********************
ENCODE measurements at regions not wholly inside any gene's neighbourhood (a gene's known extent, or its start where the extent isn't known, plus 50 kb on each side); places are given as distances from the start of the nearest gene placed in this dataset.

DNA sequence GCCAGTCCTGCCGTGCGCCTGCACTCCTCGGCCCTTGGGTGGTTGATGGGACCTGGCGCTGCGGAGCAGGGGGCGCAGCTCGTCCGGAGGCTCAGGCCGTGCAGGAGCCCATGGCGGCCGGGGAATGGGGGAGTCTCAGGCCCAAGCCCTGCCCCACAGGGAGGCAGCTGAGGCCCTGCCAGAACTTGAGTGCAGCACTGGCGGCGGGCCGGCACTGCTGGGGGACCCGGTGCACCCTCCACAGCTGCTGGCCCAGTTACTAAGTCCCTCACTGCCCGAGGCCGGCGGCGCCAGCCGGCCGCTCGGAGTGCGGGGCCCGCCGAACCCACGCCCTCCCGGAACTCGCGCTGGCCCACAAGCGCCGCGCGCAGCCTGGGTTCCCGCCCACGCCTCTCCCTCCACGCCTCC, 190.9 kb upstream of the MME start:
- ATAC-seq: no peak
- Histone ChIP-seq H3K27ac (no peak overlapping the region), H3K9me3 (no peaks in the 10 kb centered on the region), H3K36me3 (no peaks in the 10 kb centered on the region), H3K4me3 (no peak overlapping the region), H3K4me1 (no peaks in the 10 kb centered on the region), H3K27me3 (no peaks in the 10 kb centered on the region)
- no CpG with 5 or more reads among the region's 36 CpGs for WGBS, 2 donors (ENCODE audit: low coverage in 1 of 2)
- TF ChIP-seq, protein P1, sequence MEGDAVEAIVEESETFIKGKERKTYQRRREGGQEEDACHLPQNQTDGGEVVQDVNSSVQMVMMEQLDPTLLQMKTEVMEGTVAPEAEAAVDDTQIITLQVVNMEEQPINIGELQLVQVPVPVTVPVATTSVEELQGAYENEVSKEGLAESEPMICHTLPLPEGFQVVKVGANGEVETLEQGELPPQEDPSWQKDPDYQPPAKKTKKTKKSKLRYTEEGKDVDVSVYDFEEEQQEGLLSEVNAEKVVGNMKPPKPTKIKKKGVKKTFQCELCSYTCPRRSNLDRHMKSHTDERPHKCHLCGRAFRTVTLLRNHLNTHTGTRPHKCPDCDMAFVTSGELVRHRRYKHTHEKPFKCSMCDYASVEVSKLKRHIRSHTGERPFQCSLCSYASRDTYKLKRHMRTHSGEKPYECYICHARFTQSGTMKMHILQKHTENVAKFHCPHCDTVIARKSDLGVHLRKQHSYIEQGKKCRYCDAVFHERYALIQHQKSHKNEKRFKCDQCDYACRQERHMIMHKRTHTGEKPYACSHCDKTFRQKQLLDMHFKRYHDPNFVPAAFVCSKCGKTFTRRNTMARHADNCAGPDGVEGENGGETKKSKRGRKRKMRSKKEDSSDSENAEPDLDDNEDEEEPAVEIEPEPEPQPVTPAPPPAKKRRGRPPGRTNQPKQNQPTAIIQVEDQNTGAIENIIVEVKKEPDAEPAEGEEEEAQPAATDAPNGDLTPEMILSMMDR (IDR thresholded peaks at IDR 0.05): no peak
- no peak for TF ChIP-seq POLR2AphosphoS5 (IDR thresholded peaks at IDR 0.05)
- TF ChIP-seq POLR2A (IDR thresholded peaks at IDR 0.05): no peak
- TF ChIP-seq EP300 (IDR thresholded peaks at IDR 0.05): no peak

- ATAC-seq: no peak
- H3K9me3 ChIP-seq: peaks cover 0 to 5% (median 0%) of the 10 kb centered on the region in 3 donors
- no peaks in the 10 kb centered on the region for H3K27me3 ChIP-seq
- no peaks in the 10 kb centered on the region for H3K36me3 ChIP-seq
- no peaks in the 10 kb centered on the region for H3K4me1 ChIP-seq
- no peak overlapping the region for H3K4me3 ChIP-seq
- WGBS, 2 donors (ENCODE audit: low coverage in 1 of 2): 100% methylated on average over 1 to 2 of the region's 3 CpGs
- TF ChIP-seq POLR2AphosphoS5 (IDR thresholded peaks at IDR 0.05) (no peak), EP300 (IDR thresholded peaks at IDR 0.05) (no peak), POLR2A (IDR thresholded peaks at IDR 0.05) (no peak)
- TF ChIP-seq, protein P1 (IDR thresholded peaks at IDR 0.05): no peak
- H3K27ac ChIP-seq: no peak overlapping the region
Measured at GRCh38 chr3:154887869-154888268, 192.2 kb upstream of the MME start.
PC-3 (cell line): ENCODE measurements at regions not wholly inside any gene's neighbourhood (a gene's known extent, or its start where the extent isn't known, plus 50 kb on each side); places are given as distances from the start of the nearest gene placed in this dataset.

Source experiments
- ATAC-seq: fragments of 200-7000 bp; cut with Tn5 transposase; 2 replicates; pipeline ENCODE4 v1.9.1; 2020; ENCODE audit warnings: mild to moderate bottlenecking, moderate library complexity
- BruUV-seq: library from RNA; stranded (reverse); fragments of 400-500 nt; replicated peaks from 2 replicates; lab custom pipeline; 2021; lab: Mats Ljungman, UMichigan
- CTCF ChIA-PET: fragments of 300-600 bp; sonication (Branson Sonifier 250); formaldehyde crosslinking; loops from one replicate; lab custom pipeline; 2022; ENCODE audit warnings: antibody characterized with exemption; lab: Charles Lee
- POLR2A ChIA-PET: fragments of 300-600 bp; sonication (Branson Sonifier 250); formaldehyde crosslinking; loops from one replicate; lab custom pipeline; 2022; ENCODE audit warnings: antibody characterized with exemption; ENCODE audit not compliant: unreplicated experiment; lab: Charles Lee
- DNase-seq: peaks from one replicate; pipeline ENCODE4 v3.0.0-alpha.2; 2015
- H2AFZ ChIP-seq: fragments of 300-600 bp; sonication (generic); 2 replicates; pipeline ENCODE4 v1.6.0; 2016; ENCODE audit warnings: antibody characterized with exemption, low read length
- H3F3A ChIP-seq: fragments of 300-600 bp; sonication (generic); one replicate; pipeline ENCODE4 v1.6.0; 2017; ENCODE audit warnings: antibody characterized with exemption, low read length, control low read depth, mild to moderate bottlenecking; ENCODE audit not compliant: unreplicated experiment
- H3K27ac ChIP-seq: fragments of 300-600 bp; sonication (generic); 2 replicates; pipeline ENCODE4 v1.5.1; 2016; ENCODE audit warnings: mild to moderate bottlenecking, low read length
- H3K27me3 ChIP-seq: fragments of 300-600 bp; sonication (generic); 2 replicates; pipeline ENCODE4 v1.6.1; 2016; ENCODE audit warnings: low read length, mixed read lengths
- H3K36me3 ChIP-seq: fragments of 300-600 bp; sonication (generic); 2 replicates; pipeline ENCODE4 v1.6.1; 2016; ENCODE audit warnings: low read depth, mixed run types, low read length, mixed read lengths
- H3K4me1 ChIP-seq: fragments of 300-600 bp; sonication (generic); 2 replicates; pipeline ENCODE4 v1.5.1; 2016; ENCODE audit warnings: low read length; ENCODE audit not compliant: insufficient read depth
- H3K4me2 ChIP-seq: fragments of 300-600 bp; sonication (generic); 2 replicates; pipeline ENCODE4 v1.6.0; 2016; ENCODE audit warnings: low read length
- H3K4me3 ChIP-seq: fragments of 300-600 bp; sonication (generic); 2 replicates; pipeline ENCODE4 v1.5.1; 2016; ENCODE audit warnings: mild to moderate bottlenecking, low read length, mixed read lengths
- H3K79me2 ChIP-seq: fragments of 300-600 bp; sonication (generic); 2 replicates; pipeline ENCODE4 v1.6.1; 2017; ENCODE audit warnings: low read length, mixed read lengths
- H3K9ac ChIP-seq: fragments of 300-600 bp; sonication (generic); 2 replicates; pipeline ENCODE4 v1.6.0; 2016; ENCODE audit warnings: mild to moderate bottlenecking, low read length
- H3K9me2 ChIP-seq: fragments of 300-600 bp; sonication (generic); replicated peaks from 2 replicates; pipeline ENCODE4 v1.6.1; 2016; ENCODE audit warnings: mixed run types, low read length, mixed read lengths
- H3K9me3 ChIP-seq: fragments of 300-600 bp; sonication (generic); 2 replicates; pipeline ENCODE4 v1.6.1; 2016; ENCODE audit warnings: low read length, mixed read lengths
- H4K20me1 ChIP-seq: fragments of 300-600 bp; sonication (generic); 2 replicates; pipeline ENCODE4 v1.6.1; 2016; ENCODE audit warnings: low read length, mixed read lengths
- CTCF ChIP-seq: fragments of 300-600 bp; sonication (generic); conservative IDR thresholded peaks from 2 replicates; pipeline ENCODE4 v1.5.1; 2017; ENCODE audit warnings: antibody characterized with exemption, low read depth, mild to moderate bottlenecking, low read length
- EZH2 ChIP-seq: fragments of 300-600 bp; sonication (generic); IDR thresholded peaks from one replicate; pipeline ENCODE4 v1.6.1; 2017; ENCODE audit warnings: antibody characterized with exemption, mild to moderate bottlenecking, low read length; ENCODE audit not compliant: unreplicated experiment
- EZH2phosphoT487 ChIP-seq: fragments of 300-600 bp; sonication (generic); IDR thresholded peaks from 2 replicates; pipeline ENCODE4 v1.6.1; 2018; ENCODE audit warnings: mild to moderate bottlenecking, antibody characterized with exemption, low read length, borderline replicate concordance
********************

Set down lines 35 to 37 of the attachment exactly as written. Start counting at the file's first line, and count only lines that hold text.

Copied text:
- H3K4me3 ChIP-seq: fragments of 300-600 bp; sonication (generic); 2 replicates; pipeline ENCODE4 v1.5.1; 2016; ENCODE audit warnings: mild to moderate bottlenecking, low read length, mixed read lengths
- H3K79me2 ChIP-seq: fragments of 300-600 bp; sonication (generic); 2 replicates; pipeline ENCODE4 v1.6.1; 2017; ENCODE audit warnings: low read length, mixed read lengths
- H3K9ac ChIP-seq: fragments of 300-600 bp; sonication (generic); 2 replicates; pipeline ENCODE4 v1.6.0; 2016; ENCODE audit warnings: mild to moderate bottlenecking, low read length